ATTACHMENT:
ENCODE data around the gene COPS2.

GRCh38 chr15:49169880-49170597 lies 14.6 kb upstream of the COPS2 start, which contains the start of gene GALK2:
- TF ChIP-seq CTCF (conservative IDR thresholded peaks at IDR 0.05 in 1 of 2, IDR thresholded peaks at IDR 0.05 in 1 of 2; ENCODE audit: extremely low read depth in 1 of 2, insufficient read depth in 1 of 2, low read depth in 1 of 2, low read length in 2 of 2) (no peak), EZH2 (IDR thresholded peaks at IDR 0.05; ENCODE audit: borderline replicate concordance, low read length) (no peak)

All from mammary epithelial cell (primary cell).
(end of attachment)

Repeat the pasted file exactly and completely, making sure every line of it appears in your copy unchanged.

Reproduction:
ENCODE data around the gene COPS2.

GRCh38 chr15:49169880-49170597 lies 14.6 kb upstream of the COPS2 start, which contains the start of gene GALK2:
- TF ChIP-seq CTCF (conservative IDR thresholded peaks at IDR 0.05 in 1 of 2, IDR thresholded peaks at IDR 0.05 in 1 of 2; ENCODE audit: extremely low read depth in 1 of 2, insufficient read depth in 1 of 2, low read depth in 1 of 2, low read length in 2 of 2) (no peak), EZH2 (IDR thresholded peaks at IDR 0.05; ENCODE audit: borderline replicate concordance, low read length) (no peak)

All from mammary epithelial cell (primary cell).